December 22, 2009
I Occasionally Like to Make Lists: Five (More) Reasons I'm Already Missing Italy
So I know you've all read my Ten Reasons I'm Going to Miss Italy, and were expecting Ten Reasons I'm Not Going to Miss Italy. That Post is coming. But I think I have to be back in Italy and get frustrated with something there to be reminded of all my general frustrations with it, because right now, as much as I'm loving being back in North America, I can only think of more things I miss about Italy and Italians.
1. The creative (to say the least) use of the English language. Such gems include the Fiat Dealership "Fiat Internazional," the pizzerias "Pizza Femily," "Hallo Pizza!" and "Pizza's House." The latter also falls into my favorite category of Misused English: the fast and loose interpretation of when the possessive 's' is appropriate, like "Shoe's House," "Men's House" (a barbershop). I can't even count the number of hours Valerio and I spent laughing in the car, while driving around Rome and coming across these ridiculously named shops. I really wish I had a picture to show you.
2. That straight Italian guys not only can, but are almost expected to, have a certain sensibility, and that it would never come to anyone's mind to think they were gay for it. When Italian guys say hello, to girls, or to each other, they always give the double kiss on the cheek. It's how they say hello, and express delight and not seeing a friend for a while, and only ignorant, sexually insecure American guys feel the need to categorize, disparagingly, all European guys as gay or metrosexual because of it. Plus, Italian guys aren't afraid to do things that might be considered girly. For example, the weekend before I left, I was at a friend of Valerio's house with a bunch of their friends, watching a soccer game. Not one, but two of their guys friends showed up with a little box of pastries - all wrapped up in pink bakery paper and ribbon - instead of beer, or buffalo wings, or a bucket of chicken. The day an American dude shows up at a football game with a little gold tray of creampuffs and fruit tarts and none of his friends says anything derogatory about it, will be the day pigs fly. Sure, Italian guys can also be megalomaniac macho assholes, catcalling on the street and ass-grabbing in clubs, but at least we know that's not the only side of them. And I miss that, especially when I see guys in American in a constant competition to be the most straight and the least pussy.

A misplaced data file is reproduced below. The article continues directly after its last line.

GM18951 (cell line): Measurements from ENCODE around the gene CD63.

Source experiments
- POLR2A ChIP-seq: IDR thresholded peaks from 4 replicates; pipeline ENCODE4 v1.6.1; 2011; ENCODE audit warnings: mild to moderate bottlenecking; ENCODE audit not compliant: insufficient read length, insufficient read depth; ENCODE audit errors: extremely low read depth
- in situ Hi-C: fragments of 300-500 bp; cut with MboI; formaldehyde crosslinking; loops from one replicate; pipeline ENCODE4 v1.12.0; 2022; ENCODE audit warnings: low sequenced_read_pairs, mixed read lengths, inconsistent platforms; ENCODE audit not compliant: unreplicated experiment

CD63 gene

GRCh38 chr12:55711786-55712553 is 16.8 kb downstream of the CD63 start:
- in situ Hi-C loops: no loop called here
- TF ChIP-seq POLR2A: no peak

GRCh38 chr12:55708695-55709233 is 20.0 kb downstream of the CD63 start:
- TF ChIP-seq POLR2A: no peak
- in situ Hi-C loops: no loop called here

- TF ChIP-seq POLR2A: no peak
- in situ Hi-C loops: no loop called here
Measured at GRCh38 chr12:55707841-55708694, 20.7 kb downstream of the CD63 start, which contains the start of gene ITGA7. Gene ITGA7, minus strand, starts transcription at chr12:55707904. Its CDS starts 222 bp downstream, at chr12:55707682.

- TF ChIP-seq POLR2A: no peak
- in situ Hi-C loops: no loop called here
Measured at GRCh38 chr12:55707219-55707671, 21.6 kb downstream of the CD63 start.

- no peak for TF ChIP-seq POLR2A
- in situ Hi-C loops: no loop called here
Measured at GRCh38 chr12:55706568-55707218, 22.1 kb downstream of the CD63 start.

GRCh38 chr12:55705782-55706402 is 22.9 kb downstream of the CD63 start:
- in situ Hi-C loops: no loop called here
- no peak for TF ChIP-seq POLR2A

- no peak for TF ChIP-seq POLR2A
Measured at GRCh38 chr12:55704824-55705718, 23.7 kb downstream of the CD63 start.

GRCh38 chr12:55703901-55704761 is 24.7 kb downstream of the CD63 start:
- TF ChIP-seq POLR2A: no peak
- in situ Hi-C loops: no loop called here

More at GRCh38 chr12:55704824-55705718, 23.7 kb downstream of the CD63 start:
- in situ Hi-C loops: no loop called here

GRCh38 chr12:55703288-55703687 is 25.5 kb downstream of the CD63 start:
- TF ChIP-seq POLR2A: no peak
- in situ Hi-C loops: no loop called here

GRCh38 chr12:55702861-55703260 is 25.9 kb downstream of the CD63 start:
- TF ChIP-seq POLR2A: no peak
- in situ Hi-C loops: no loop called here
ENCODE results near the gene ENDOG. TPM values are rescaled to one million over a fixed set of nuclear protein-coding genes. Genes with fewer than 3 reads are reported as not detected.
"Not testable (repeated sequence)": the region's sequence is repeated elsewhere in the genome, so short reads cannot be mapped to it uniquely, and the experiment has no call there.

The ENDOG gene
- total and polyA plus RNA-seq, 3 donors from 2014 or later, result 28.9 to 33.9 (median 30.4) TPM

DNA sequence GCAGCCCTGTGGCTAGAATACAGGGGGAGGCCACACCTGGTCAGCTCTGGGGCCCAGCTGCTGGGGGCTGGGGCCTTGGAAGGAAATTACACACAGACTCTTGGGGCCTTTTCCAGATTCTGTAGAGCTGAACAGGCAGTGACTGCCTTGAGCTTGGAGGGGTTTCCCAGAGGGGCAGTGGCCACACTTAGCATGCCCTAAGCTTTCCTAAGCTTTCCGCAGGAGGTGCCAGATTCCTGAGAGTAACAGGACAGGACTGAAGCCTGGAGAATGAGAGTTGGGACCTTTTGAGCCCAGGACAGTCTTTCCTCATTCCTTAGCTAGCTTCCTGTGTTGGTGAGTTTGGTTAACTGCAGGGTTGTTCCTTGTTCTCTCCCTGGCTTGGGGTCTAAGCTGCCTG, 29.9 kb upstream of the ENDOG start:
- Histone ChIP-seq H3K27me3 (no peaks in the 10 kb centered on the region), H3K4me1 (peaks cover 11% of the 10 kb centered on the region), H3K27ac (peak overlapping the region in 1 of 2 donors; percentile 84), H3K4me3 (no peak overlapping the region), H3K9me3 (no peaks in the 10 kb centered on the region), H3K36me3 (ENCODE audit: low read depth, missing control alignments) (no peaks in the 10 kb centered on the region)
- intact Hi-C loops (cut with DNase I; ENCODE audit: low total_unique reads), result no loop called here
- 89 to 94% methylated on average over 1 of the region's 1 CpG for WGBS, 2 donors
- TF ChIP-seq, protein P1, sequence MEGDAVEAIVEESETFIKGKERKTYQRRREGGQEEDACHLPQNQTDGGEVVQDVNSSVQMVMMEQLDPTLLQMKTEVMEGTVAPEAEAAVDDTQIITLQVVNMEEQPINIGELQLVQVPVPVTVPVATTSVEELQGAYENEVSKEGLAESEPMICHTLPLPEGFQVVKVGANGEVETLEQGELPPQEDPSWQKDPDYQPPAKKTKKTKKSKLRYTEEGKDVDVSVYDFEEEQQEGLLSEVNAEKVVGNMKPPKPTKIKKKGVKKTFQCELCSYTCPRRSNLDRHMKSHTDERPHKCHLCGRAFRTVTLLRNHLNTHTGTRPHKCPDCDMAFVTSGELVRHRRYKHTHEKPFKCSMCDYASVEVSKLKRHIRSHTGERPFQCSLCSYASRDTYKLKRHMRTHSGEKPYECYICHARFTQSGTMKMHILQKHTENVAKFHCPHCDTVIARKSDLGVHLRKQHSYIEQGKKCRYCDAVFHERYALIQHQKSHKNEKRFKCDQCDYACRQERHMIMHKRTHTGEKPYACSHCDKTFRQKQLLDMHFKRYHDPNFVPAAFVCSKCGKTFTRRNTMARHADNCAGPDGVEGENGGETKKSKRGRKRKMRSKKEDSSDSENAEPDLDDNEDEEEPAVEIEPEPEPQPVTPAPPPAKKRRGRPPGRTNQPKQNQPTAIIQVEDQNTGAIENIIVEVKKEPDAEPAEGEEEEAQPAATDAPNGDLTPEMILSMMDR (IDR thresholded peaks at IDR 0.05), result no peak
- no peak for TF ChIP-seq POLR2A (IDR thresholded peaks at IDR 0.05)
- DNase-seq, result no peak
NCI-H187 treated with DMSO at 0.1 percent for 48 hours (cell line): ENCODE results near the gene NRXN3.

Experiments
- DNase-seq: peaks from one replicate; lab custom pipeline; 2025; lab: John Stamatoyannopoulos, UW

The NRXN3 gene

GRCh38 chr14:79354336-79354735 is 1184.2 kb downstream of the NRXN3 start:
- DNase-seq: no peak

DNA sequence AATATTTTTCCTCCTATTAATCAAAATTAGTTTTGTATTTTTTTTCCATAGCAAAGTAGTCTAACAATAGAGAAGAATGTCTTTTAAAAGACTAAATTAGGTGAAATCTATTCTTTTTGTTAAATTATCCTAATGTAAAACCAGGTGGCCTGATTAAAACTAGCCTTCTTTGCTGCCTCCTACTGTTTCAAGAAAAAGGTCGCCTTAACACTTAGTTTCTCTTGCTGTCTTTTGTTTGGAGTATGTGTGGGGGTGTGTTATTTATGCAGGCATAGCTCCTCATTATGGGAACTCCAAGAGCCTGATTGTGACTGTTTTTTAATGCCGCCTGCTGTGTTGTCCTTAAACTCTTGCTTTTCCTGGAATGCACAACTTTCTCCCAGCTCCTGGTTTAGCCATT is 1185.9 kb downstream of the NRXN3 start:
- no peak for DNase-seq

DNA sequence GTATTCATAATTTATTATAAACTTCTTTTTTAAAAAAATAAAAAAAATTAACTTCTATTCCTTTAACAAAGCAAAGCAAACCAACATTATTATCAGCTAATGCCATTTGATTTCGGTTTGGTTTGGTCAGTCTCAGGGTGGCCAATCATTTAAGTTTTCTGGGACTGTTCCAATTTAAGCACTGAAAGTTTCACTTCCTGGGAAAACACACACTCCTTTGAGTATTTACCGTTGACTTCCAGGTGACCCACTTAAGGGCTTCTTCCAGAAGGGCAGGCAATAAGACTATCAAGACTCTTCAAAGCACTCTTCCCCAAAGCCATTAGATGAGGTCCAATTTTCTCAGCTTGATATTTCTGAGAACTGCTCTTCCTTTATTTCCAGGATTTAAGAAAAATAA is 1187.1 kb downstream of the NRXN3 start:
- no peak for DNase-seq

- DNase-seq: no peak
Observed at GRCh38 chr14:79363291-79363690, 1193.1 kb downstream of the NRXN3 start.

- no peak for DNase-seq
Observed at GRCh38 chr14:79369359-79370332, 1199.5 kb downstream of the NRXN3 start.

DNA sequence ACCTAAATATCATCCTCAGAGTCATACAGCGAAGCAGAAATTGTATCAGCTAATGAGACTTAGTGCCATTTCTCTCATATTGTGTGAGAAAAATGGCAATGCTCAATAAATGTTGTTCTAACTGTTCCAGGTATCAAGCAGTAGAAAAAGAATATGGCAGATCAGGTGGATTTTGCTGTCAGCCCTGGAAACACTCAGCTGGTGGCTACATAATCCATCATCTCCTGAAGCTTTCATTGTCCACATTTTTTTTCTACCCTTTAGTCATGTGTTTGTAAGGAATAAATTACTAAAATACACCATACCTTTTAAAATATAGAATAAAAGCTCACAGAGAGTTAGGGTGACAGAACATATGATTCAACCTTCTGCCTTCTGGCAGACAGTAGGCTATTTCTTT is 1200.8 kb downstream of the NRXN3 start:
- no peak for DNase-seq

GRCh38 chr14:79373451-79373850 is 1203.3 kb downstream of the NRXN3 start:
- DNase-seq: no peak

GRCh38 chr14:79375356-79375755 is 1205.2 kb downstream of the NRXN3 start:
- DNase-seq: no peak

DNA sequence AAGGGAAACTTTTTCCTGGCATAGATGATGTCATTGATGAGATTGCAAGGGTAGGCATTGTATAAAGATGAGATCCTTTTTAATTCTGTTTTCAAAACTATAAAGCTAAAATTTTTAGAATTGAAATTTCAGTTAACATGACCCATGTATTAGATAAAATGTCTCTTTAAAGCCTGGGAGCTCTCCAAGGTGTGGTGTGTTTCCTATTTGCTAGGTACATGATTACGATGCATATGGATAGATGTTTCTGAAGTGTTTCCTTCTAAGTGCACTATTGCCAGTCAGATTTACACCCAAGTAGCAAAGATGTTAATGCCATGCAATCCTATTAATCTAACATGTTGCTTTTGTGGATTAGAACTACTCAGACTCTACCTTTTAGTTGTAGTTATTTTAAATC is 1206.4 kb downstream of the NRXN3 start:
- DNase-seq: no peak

3. The frozen yogurt at Campo di Fiori. The guy there has a little storefront, about two square meters, jam-packed with anything you could possibly want in an shop that makes desserts. And he makes everything, crepes, frappes, milk shakes, granita, ice cream - but the best thing he makes is frozen yogurt, made fresh every day, which he serves you however you want, with fresh fruit granita underneath, and topped with fresh cut up fruit, or slathered in nutella and coconut flakes, affogato (drowned) with coffee liquer and whipped cream. It is nothing short of divine, and second to none.
4. My scooter. Which I'm actually lucky I don't have here. As you probably heard, we just about a foot of snow dumped on us the night before last, which made the whole North East completely scooter-unfriendly. But still, I miss running downstairs and being on my scooter in 25 seconds. I miss parking where ever I want and never getting a ticket (alright, one). I miss getting somwhere 25 minutes away in 15 minutes (yes, scooters can mess with the space-time continuum). I miss spending five euro on gasoline - a week - while sometimes averaging 20 km a day (now that's good gas mileage). I don't miss the cold air in my face, or the frozen fingers, or being rained on, but those things are all secondary to just how convenient having a scooter is. And I miss having mine. I hope Laura (my scooter's new mommy) is treating it well.
5. The pharmacies. It seems like everything in Italy is over-the-counter and way cheaper (a certain medication that was $85 here costs only 15 euros in Italy, and is faster and more effective). Plus the pharmacists are doctors and can do on the spot consultations for anything (like helping you choose the right pain medication for a particular type of migraine, or what kind of soothing cream is best for a sunburn). After my day of frustration with the medical system as soon as I got back to the US (to make a long story short, if you don't have insurance in this country, you're totally screwed), I started to realize just how easy I had it in Italy when it came to my health care.
Okay so this list isn't as romantic as the last one. But it's made me realize that the grass really is greener on the other side, and as much as I liked to bitch about Italy's little quirks, it's an amazing country, and I was so lucky to have the chance to live there. I can't wait to move back!